Hopefully, this has given you a better understanding of what constitutes climate justice. There are many other climate justice-related concepts, but the most relevant ones have been explained here. The next article in this series will examine how these are concepts incorporated into the climate change regime complex, if at all.


[1] Chris Armstrong (2012), ‘Global Distributive Justice: An Introduction’, Cambridge University Press, ISBN: 9781139026444; DOI: https://doi.org/10.1017/CBO9781139026444 (last accessed 11 May 2021)
[2] Lukas H. Meyer, Dominic Roser (2016), ‘Distributive Justice and Climate Change. The Allocation of Emission Rights’, Lucius & Lucius, DOI: https://doi.org/10.1515/auk-2006-0207 (last accessed 11 May 2021)
[3] Sarah Bennett, Lorelei Hine, Lorraine Mazerolle (2018), ‘Procedural Justice – Criminology.’, Oxford Bibliographies, DOI: 10.1093/OBO/9780195396607-0241 (last accessed 11 May 2021)
[4] Diewertje Hendriks (2016-17), ‘Is Distributive justice sufficient for a climate finance regime? A climate justice based approach to climate funds’, Institut Barcelona, https://www.ibei.org/ibei_studentpaper41_105369.pdf (last accessed 11 May 2021)
[5] Janna Thompson (2010), ‘What is Intergenerational Justice?’ in Future Justicehttp://www.futureleaders.com.au/book_chapters/pdf/Future_Justice/Janna_Thompson.pdf (last accessed 11 May 2021)
[6]  Manuel Velasquez et al. (1990, 2014), ‘Justice and Fairness’, originally in Issues in Ethics V3 N2, republished here on Markkula Center for Applied Ethics, URL: https://www.scu.edu/ethics/ethics-resources/ethical-decision-making/justice-and-fairness/ (last accessed 11 May 2021).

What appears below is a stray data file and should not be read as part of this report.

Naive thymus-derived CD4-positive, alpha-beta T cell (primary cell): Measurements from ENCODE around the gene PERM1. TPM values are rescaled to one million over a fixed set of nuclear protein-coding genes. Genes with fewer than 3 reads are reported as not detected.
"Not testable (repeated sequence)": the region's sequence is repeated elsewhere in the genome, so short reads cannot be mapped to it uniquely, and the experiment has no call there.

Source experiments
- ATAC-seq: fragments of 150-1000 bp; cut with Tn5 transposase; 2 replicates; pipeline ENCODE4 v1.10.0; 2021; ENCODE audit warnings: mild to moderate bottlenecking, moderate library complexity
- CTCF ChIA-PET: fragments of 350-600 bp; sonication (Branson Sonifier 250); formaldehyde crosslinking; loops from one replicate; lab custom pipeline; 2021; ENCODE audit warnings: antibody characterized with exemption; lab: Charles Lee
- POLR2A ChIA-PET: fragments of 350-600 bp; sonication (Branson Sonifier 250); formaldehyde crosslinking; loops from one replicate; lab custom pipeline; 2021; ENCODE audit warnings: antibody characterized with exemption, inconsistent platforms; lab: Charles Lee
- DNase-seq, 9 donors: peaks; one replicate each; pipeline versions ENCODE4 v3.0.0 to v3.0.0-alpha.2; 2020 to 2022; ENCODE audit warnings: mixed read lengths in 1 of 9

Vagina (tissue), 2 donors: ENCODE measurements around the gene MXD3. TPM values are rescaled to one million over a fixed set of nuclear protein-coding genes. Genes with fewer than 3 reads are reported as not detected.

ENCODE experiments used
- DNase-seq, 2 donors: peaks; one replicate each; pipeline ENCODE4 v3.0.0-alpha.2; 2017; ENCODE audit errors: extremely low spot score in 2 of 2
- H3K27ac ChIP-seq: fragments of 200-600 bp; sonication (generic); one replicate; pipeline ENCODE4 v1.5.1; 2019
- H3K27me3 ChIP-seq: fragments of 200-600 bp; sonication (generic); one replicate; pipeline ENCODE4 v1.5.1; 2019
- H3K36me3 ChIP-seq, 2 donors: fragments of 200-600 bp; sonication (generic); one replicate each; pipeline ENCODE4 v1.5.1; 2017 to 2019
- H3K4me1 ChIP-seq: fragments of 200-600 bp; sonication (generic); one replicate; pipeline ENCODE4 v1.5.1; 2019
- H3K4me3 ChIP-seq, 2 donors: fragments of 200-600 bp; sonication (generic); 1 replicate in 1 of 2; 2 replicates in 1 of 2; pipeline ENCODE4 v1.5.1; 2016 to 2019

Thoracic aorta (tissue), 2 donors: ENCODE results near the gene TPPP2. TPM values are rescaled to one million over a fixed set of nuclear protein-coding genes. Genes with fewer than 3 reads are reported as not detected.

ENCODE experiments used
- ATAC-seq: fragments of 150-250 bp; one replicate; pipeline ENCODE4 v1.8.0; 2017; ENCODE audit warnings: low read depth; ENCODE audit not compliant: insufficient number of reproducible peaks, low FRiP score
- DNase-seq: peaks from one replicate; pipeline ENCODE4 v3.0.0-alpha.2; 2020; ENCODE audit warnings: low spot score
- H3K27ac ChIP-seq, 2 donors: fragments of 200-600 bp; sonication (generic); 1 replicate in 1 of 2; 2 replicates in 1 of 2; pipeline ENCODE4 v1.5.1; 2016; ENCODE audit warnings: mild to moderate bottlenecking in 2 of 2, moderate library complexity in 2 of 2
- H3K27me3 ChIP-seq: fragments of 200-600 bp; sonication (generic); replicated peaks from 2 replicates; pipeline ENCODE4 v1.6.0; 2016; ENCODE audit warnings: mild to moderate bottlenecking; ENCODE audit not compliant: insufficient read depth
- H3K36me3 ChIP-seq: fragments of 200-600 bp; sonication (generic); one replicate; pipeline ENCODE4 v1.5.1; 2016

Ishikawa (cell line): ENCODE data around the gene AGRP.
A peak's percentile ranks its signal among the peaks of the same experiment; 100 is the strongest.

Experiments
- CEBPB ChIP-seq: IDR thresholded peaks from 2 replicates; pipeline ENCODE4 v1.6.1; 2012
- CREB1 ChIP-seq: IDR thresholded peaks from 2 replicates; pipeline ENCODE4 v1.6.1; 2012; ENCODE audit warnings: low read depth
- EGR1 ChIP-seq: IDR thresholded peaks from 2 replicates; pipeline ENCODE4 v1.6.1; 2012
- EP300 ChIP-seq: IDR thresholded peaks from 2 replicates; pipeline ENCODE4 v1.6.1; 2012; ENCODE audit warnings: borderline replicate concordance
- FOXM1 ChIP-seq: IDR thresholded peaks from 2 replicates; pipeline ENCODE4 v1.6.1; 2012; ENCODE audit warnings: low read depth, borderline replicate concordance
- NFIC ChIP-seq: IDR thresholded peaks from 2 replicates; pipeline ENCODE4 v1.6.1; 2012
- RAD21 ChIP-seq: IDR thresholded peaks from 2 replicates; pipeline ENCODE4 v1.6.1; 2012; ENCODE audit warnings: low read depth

[7]  Lukas H. Meyer, Dominic Roser (2010), ‘Climate justice and historical emissions’ Critical Review of International Social and Political Philosophy, 13.1, pp. 229-53, DOI: https://doi.org/10.1080/13698230903326349 (last accessed 12 May 2021)
[8] Alexandre Gajevic Sayegh (2017), ‘Climate justice after Paris: a normative framework’, Journal of Global Ethics, 13.3, pp. 344-65, DOI: https://doi.org/10.1080/17449626.2018.1425217 (last accessed 12 May 2021)
[9] Laura Garcia-Portela (2019), ‘Individual Compensatory Duties for Historical Emissions and the Dead-Polluters Objection’, Journal of Agricultural and Environmental Ethics, 32, pp. 591-609, DOI: https://doi.org/10.1007/s10806-019-09798-9 (last accessed 12 May 2021)
[10] Lucas Bretschger (2013), ‘Climate policy and equity principles: fair burden-sharing in a dynamic world’, Environment and Development Economics, 18.5, pp. 517-36, DOI:  doi:10.1017/S1355770X13000284 (last accessed 12 May 2021)
[11] Chukwumerije Okereke (2010), ‘Climate justice and the international regime: Climate justice and the international regimeWIREs Climate Change, 1.3, pp. 462-74, DOI: https://doi.org/10.1002/wcc.52 (last accessed 12 May 2021)
[12] Carl Knight (2012), ‘What is grandfathering?’, Environmental Politics 22.3, pp. 410-27, DOI: https://doi.org/10.1080/09644016.2012.740937 (last accessed 12 May 2021)
[13] Marco Grasso (2018), ‘Big Oil’s duty of disgorging funds in the context of climate change’ in Routledge Handbook of Climate Justice (1st edn), ed. by T. Jafry. London: Routledge, ISBN: 9781315537689; DOI: https://doi.org/10.4324/9781315537689 (last accessed 12 May 2021)
[14] Bert Metz (2000), ‘International equity in climate change policy’, Integrated Assessment 1, pp. 111-26, DOI: https://doi.org/10.1023/A:1019171513507 (last accessed 12 May 2021)
[15] Luke Tomlinson, ‘Procedural Justice and Fair Participation in Climate Change Governance’, URL unavailable (last accessed 12 May 2021)
Categories Climate Justice